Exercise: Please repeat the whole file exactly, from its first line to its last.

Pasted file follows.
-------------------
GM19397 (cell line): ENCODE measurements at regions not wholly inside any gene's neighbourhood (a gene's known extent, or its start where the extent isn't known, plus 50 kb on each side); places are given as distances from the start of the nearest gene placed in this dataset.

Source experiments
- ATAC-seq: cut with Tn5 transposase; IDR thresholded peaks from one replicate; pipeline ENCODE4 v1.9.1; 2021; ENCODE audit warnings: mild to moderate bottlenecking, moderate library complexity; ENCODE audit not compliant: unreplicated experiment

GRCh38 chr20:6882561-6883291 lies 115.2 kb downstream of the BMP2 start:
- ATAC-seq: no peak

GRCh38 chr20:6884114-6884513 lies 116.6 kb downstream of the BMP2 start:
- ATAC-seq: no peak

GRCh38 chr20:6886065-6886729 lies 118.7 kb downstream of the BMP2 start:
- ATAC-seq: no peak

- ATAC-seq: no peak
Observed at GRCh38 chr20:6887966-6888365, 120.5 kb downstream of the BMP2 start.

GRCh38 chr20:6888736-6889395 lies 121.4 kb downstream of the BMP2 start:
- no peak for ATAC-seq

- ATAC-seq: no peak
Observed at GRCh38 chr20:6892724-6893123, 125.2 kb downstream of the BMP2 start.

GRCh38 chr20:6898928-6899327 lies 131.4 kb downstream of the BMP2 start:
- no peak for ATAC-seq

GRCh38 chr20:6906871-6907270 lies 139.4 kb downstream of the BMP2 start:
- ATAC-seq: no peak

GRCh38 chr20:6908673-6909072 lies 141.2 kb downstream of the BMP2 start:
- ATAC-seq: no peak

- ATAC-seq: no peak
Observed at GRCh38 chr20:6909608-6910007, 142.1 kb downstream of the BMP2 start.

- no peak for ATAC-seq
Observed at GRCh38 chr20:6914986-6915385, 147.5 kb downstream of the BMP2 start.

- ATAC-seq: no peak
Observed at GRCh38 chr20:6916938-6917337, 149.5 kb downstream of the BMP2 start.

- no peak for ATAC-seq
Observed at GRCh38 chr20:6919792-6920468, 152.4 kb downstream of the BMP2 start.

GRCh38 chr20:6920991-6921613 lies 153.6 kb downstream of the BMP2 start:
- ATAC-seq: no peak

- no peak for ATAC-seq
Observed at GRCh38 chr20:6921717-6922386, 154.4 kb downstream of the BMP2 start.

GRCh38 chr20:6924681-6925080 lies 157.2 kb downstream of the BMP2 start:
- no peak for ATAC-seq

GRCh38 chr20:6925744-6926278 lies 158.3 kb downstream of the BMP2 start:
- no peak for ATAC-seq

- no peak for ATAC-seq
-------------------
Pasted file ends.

GM19397 (cell line): ENCODE measurements at regions not wholly inside any gene's neighbourhood (a gene's known extent, or its start where the extent isn't known, plus 50 kb on each side); places are given as distances from the start of the nearest gene placed in this dataset.

Source experiments
- ATAC-seq: cut with Tn5 transposase; IDR thresholded peaks from one replicate; pipeline ENCODE4 v1.9.1; 2021; ENCODE audit warnings: mild to moderate bottlenecking, moderate library complexity; ENCODE audit not compliant: unreplicated experiment

GRCh38 chr20:6882561-6883291 lies 115.2 kb downstream of the BMP2 start:
- ATAC-seq: no peak

GRCh38 chr20:6884114-6884513 lies 116.6 kb downstream of the BMP2 start:
- ATAC-seq: no peak

GRCh38 chr20:6886065-6886729 lies 118.7 kb downstream of the BMP2 start:
- ATAC-seq: no peak

- ATAC-seq: no peak
Observed at GRCh38 chr20:6887966-6888365, 120.5 kb downstream of the BMP2 start.

GRCh38 chr20:6888736-6889395 lies 121.4 kb downstream of the BMP2 start:
- no peak for ATAC-seq

- ATAC-seq: no peak
Observed at GRCh38 chr20:6892724-6893123, 125.2 kb downstream of the BMP2 start.

GRCh38 chr20:6898928-6899327 lies 131.4 kb downstream of the BMP2 start:
- no peak for ATAC-seq

GRCh38 chr20:6906871-6907270 lies 139.4 kb downstream of the BMP2 start:
- ATAC-seq: no peak

GRCh38 chr20:6908673-6909072 lies 141.2 kb downstream of the BMP2 start:
- ATAC-seq: no peak

- ATAC-seq: no peak
Observed at GRCh38 chr20:6909608-6910007, 142.1 kb downstream of the BMP2 start.

- no peak for ATAC-seq
Observed at GRCh38 chr20:6914986-6915385, 147.5 kb downstream of the BMP2 start.

- ATAC-seq: no peak
Observed at GRCh38 chr20:6916938-6917337, 149.5 kb downstream of the BMP2 start.

- no peak for ATAC-seq
Observed at GRCh38 chr20:6919792-6920468, 152.4 kb downstream of the BMP2 start.

GRCh38 chr20:6920991-6921613 lies 153.6 kb downstream of the BMP2 start:
- ATAC-seq: no peak

- no peak for ATAC-seq
Observed at GRCh38 chr20:6921717-6922386, 154.4 kb downstream of the BMP2 start.

GRCh38 chr20:6924681-6925080 lies 157.2 kb downstream of the BMP2 start:
- no peak for ATAC-seq

GRCh38 chr20:6925744-6926278 lies 158.3 kb downstream of the BMP2 start:
- no peak for ATAC-seq

- no peak for ATAC-seq